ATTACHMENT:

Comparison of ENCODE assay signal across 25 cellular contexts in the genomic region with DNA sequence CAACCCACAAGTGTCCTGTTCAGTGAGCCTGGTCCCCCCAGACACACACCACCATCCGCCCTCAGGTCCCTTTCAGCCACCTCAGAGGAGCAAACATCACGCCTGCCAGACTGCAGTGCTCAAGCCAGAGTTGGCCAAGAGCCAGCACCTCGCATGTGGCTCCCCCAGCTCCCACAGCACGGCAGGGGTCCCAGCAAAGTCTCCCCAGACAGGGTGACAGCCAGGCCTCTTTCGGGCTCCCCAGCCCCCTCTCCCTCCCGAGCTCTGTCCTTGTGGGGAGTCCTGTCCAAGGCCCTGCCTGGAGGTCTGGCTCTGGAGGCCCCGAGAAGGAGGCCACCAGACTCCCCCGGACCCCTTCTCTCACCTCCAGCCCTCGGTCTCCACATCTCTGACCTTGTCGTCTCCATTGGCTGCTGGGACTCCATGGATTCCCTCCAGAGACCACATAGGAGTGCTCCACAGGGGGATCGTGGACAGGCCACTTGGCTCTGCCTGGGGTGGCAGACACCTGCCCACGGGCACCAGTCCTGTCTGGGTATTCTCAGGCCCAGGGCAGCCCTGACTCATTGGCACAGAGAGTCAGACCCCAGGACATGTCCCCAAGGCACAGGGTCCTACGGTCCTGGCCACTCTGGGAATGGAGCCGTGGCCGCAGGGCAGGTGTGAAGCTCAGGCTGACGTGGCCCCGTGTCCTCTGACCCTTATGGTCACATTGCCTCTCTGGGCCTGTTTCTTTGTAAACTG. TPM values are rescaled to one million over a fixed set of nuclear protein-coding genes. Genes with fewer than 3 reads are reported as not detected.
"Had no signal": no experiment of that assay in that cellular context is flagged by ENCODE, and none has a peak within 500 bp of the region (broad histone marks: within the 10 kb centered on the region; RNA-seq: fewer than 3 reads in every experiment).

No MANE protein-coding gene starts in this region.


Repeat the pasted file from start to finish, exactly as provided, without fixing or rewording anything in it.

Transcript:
Comparison of ENCODE assay signal across 25 cellular contexts in the genomic region with DNA sequence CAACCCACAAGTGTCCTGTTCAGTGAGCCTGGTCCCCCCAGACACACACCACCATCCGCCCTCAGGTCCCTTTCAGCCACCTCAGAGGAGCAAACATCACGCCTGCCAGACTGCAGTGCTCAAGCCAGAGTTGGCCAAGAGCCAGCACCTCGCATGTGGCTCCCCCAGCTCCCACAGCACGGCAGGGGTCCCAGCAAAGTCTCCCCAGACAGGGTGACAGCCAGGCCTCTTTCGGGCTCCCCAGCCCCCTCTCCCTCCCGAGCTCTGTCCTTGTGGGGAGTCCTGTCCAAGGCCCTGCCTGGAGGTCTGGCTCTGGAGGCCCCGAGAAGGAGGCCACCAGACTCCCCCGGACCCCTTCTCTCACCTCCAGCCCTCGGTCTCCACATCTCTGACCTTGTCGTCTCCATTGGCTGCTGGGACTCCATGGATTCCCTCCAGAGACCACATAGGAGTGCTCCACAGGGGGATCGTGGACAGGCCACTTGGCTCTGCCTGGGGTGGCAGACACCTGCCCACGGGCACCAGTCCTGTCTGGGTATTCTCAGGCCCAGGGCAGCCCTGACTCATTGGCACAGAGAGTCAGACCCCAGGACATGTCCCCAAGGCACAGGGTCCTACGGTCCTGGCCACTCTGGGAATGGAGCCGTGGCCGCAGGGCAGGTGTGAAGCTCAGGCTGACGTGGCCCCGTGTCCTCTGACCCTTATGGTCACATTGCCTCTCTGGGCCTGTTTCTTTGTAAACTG. TPM values are rescaled to one million over a fixed set of nuclear protein-coding genes. Genes with fewer than 3 reads are reported as not detected.
"Had no signal": no experiment of that assay in that cellular context is flagged by ENCODE, and none has a peak within 500 bp of the region (broad histone marks: within the 10 kb centered on the region; RNA-seq: fewer than 3 reads in every experiment).

No MANE protein-coding gene starts in this region.